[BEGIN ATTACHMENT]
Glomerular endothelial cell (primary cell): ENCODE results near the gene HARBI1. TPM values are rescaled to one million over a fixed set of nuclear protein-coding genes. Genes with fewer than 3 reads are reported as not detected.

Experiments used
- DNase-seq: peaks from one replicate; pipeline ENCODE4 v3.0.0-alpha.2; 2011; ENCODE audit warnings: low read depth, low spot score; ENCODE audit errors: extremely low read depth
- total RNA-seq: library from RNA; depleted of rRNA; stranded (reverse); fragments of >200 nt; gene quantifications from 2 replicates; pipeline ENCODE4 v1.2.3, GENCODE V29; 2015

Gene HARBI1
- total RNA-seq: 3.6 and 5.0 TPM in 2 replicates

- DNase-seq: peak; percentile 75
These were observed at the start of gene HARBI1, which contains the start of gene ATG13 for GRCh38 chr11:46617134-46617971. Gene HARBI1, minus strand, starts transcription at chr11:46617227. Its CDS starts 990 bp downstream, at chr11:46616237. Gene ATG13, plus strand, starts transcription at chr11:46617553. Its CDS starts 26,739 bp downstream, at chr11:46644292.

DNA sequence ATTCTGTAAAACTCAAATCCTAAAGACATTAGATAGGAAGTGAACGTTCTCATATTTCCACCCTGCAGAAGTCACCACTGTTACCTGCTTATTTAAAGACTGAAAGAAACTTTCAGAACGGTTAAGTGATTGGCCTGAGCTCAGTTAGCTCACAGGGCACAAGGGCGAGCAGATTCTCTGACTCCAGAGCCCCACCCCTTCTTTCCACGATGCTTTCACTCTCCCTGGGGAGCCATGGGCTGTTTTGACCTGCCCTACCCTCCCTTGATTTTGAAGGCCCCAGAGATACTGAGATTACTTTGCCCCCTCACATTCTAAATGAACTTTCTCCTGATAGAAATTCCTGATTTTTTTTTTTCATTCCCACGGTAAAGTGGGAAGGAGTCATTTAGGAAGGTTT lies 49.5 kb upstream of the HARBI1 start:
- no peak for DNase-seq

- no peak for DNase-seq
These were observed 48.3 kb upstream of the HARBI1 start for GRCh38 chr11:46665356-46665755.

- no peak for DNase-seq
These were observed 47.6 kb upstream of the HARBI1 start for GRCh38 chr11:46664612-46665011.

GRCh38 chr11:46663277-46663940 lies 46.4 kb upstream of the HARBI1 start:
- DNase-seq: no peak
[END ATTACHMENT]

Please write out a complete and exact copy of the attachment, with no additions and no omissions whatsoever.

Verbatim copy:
Glomerular endothelial cell (primary cell): ENCODE results near the gene HARBI1. TPM values are rescaled to one million over a fixed set of nuclear protein-coding genes. Genes with fewer than 3 reads are reported as not detected.

Experiments used
- DNase-seq: peaks from one replicate; pipeline ENCODE4 v3.0.0-alpha.2; 2011; ENCODE audit warnings: low read depth, low spot score; ENCODE audit errors: extremely low read depth
- total RNA-seq: library from RNA; depleted of rRNA; stranded (reverse); fragments of >200 nt; gene quantifications from 2 replicates; pipeline ENCODE4 v1.2.3, GENCODE V29; 2015

Gene HARBI1
- total RNA-seq: 3.6 and 5.0 TPM in 2 replicates

- DNase-seq: peak; percentile 75
These were observed at the start of gene HARBI1, which contains the start of gene ATG13 for GRCh38 chr11:46617134-46617971. Gene HARBI1, minus strand, starts transcription at chr11:46617227. Its CDS starts 990 bp downstream, at chr11:46616237. Gene ATG13, plus strand, starts transcription at chr11:46617553. Its CDS starts 26,739 bp downstream, at chr11:46644292.

DNA sequence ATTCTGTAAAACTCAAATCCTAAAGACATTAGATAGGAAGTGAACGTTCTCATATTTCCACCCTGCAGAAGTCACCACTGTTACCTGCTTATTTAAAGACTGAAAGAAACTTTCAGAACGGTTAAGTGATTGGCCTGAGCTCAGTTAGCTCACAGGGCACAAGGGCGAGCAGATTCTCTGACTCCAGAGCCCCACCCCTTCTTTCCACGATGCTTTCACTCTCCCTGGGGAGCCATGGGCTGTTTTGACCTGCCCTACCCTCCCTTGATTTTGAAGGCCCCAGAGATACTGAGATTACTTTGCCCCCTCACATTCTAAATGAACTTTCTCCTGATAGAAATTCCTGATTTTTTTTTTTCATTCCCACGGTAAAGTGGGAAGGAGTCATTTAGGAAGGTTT lies 49.5 kb upstream of the HARBI1 start:
- no peak for DNase-seq

- no peak for DNase-seq
These were observed 48.3 kb upstream of the HARBI1 start for GRCh38 chr11:46665356-46665755.

- no peak for DNase-seq
These were observed 47.6 kb upstream of the HARBI1 start for GRCh38 chr11:46664612-46665011.

GRCh38 chr11:46663277-46663940 lies 46.4 kb upstream of the HARBI1 start:
- DNase-seq: no peak